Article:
19.  University of Michigan (Average Score: 71.85): Despite litigation challenging its affirmative action admissions programs, the University of Michigan has been able to achieve and maintain a high level of black enrollments. It also ranks third among the highest-rated universities in terms of its percentage of overall black faculty. However, the university has a poor record in promoting its black faculty to tenured positions. Only 1.6 percent of the tenured faculty at the university are black and this level has dropped substantially over the past five years.   
But the main factor lowering the university's overall ranking is its extremely poor record in graduating black students. The black graduation rate at the University of Michigan is only 60 percent. This is 27 percentage points lower than the rate for white students. In addition, the black graduation rate has dropped five percentage points over the past seven years. [2]
[Editor’s note: I would challenge the terminology here of ‘the university's overall ranking is its extremely poor record in graduating black students’. The faculty teaches and the student LEARN. It is up to the STUDENT to meet the graduation requirements – not for the University to ‘graduate’ them, regardless of race!  I put that right up there with a student saying the teacher 'flunked him' on his test.  Pffftttttt...]

FYI - the top 26 leading universities, as scored by the JBHE are listed below.

1 – Duke University (NC)
2 – Emory University (GA)
3 – Princeton University (NJ)
4 – Washington University (MO)
5 – Vanderbilt University (TN)
6 – University of North Carolina
7 - Georgetown University (DC)
8 – Harvard University (MA)
9 – University of Virginia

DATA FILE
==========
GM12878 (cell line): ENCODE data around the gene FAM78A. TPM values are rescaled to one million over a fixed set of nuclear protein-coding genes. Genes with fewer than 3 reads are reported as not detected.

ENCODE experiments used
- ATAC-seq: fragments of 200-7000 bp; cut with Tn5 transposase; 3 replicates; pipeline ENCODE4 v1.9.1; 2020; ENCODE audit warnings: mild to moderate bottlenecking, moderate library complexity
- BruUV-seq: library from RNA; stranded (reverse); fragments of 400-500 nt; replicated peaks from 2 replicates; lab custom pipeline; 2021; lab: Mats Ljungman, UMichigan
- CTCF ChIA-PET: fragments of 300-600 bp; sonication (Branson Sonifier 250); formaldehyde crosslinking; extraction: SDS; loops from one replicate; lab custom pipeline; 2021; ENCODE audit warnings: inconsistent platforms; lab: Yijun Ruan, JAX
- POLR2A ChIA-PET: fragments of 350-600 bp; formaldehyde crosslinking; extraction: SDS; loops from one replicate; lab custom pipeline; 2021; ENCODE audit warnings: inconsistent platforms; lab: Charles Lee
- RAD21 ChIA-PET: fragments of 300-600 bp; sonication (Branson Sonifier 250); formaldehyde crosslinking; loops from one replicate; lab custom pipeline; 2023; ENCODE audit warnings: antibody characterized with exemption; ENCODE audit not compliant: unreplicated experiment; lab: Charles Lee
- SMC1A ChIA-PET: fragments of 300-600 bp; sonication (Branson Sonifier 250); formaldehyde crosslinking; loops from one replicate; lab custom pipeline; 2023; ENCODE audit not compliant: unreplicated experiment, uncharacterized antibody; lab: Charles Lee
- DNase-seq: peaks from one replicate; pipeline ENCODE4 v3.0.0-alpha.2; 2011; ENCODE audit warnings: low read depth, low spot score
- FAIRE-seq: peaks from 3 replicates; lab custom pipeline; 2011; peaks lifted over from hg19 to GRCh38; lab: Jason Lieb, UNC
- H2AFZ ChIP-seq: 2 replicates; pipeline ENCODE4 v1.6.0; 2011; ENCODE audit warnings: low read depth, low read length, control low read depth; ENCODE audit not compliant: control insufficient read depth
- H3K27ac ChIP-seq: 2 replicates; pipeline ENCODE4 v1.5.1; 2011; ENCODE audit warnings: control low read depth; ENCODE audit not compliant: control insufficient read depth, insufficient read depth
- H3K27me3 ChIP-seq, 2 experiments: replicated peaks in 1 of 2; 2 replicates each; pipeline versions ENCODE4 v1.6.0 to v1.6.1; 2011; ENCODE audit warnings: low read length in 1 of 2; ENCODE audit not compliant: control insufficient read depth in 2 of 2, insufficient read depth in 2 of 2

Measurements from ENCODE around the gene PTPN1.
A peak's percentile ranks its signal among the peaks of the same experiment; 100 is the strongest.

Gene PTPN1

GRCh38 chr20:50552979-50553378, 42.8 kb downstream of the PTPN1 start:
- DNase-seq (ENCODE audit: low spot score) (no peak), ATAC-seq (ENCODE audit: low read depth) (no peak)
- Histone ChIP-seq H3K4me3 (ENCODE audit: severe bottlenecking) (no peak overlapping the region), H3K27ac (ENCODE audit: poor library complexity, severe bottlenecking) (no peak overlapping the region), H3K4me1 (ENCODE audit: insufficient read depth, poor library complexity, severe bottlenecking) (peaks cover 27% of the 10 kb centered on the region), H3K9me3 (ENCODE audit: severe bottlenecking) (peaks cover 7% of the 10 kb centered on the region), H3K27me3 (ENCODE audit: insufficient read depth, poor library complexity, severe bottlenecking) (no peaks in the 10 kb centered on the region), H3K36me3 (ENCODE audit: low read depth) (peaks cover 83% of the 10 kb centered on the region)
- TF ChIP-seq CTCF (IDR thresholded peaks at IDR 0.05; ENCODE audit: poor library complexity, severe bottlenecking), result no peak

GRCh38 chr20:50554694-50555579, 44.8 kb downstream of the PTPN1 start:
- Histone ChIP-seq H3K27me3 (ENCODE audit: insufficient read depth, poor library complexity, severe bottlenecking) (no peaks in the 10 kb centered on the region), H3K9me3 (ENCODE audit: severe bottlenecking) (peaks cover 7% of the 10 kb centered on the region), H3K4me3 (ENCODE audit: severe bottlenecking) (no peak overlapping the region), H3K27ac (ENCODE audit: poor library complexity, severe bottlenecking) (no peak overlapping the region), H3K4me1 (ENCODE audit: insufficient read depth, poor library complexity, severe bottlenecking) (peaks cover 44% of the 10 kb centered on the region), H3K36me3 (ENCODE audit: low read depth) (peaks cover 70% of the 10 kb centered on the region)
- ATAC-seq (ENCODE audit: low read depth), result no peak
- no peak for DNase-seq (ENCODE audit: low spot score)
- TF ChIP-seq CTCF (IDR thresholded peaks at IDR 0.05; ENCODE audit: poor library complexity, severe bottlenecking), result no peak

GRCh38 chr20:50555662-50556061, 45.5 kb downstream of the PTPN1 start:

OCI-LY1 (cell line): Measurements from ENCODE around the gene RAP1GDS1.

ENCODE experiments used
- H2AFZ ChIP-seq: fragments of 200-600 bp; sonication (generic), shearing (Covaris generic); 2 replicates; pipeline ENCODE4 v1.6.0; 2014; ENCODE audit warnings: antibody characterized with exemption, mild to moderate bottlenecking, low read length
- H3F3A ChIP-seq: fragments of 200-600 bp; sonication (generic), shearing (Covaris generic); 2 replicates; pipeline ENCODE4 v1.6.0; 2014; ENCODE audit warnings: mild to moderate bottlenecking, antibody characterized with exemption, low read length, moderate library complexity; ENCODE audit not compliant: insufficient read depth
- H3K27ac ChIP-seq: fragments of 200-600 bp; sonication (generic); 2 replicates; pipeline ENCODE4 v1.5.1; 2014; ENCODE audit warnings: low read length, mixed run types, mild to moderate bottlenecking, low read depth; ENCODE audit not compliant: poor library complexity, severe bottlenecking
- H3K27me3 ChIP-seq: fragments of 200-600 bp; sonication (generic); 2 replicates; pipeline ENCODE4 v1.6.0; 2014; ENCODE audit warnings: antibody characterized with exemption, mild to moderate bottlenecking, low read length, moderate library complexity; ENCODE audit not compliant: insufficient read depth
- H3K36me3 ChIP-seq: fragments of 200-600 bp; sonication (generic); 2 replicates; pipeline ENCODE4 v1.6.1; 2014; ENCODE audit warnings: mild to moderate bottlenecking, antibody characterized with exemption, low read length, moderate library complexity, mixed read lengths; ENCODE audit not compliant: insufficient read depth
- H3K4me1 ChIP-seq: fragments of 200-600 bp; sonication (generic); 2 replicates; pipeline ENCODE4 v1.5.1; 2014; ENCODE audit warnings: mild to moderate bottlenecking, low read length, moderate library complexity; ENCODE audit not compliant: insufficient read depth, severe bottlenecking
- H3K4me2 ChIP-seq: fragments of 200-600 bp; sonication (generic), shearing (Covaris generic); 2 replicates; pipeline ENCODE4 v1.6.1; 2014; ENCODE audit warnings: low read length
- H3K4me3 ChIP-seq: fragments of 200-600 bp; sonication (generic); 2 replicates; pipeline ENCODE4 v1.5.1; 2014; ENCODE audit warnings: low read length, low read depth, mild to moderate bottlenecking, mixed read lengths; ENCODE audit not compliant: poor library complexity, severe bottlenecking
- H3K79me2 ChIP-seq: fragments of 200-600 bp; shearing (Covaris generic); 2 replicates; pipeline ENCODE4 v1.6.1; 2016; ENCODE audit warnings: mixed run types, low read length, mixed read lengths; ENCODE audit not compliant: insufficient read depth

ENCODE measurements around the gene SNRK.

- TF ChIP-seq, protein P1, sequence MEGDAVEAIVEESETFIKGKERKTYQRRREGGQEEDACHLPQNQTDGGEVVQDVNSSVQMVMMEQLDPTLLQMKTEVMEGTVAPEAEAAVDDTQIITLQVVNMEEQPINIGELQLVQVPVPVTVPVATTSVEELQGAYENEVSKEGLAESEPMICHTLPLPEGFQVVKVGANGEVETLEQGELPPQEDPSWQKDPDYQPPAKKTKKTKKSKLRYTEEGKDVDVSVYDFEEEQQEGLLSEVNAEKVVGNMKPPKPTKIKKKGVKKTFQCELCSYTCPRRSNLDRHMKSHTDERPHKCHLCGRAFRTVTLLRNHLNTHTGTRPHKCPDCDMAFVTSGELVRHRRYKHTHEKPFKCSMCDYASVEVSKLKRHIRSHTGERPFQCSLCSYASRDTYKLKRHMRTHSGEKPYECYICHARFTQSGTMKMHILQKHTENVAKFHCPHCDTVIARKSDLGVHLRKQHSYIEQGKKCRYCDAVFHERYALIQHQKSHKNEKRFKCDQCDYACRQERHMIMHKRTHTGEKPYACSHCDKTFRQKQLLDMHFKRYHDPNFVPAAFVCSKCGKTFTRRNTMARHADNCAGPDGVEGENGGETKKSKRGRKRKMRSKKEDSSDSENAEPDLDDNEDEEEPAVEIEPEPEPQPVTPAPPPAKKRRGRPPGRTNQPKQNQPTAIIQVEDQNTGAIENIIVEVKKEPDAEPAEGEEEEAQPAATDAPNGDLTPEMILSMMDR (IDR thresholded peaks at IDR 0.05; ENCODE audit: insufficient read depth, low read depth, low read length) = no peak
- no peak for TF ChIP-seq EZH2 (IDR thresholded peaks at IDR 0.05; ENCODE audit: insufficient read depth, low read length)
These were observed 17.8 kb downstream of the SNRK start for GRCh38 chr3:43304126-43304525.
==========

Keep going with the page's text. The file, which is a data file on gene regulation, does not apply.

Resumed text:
10 – Brown University (RI)
11 – Columbia University (NT)
12 – Stanford University (CA)
13 – Yale University (CT)
14 – Rice University (TX)
15 – Cornell University (NY)
16 – MIT (MA)
17 – University of Pennsylvania
18 – Dartmouth College (NH)
19 – University of Michigan
20 – University of California Berkley
21 – Northwestern (IL)
22 – Notre Dame (IN)
23 – Carnegie Mellon University (PA)
24 - Johns Hopkins (MD)
25 – Cal Tech (CA)
26 – University of Chicago (IL)

The overall diversity score ranged from 90.36 (Duke) to 67.27 (U of Chicago). University of Michigan tied with UC Berkley at 71.85.

The top 7 schools in percentage of black students were:

1 – Emory 10.4%
2 – UNC-CH 9.7%
3 – Georgetown 9.2%
4 – UVA 8.8%
5 – University of Michigan 8.1%
6 – Johns Hopkins 7.6%
7 – Duke 7.5%

And finally, here’s an interesting quote from a Duke law student’s blog intimating that Duke does NOT use AA as a consideration for admission - not a surprise since it's a private university.  My premise is, black students at Duke have nothing to prove – they had the creds and they were admitted BECAUSE THEY WERE QUALIFIED and every other student there KNOWS IT!

[Posted in 2004]….Duke must use under-represented racial and ethnic minority identifications as a factor, and I would also add religion to this area. Some will argue that unqualified students are taking the places of more qualified applicants, yet, bottom line, the person who did not get in just could not cut it. Duke can and should be selective. We are unique, and that is the importance of being Duke. [3] [A liberal LAW student, no doubt.]